Titiller, manipuler et observer les animaux chez Abū l-Ḥāmid al-Ġarnāṭī (m. 1169)

Jean-Charles DUCÈNE

fr Anthropozoologica 59 (3) - Pages 29-35

Published on 15 March 2024

This article is a part of the thematic issue Zoological observation, experience and experimentation on animals. Antiquity - Middle Ages

Poking, handling and observing animals in Abū l-Ḥāmid al-Ġarnāṭī (d. 1169)

The Arab traveller Abū l-Ḥāmid al-Ġarnaṭī (1080-1169) travelled through the Mediterranean, the Near East and the northern Black Sea during the twelfth century, eventually writing down his observations in two books, a cosmography and a narrative, in which he recounts in different ways the extraordinary things he saw. These include a large number of little-known animals or animals with “strange” behaviours. While the traveller names the animal according to local informants and describes it morphologically according to his own observations, he goes as far as to tickle it to make it react and move, or even killing and cutting it open to describe its internal “organs”. He also touches the skin, tastes or smells certain parts of the animal in order to reveal its taste or smell. Others are simply seen and described, and some are known only by hearsay. Most of the forty identifiable animals worthy of his experimental curiosity, belong to the Mediterranean and aquatic realms rather than the land animals.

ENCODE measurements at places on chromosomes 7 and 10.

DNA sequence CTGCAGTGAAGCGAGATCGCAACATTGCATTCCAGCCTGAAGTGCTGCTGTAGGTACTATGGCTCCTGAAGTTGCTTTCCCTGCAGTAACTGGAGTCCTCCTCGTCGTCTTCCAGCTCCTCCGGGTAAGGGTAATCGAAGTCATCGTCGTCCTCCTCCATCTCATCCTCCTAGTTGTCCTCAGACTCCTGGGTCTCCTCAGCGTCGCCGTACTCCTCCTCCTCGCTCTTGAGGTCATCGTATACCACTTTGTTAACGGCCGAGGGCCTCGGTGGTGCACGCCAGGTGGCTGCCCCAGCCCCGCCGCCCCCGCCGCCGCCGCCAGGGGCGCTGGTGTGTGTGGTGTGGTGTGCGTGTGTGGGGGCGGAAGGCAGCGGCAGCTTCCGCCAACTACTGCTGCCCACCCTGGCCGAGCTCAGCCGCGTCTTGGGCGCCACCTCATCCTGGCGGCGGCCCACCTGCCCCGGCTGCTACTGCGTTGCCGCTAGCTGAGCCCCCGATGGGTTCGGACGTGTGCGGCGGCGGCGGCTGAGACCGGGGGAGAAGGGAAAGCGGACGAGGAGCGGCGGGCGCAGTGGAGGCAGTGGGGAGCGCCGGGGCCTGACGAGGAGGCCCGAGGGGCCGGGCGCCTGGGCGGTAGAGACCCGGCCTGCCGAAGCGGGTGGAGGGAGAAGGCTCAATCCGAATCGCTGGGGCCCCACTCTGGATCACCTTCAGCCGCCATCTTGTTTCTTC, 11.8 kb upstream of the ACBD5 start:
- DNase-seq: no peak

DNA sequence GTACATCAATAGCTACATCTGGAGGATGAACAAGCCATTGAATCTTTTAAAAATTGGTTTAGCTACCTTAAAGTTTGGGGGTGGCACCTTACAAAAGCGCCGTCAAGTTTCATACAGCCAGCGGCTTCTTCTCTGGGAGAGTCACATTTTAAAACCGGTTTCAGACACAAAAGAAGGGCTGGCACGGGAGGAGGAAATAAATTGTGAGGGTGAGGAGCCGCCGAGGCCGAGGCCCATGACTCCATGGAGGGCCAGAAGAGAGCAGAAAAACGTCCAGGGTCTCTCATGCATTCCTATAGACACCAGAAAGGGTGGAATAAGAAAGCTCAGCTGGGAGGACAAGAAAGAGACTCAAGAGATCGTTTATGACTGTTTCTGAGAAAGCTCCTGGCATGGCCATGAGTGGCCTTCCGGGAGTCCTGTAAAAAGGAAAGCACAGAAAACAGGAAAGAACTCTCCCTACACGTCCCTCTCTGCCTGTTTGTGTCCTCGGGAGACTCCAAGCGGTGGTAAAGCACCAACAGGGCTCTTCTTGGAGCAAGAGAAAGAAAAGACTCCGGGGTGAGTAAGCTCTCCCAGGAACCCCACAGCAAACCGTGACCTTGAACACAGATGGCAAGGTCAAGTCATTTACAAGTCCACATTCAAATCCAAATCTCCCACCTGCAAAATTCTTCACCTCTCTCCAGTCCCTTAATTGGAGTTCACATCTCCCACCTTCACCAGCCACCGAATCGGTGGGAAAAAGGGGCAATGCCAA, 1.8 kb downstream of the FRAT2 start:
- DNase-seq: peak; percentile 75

Travelogue, Arabic literature, observations, experimentation, Mediterranean, Middle Ages, zoology.

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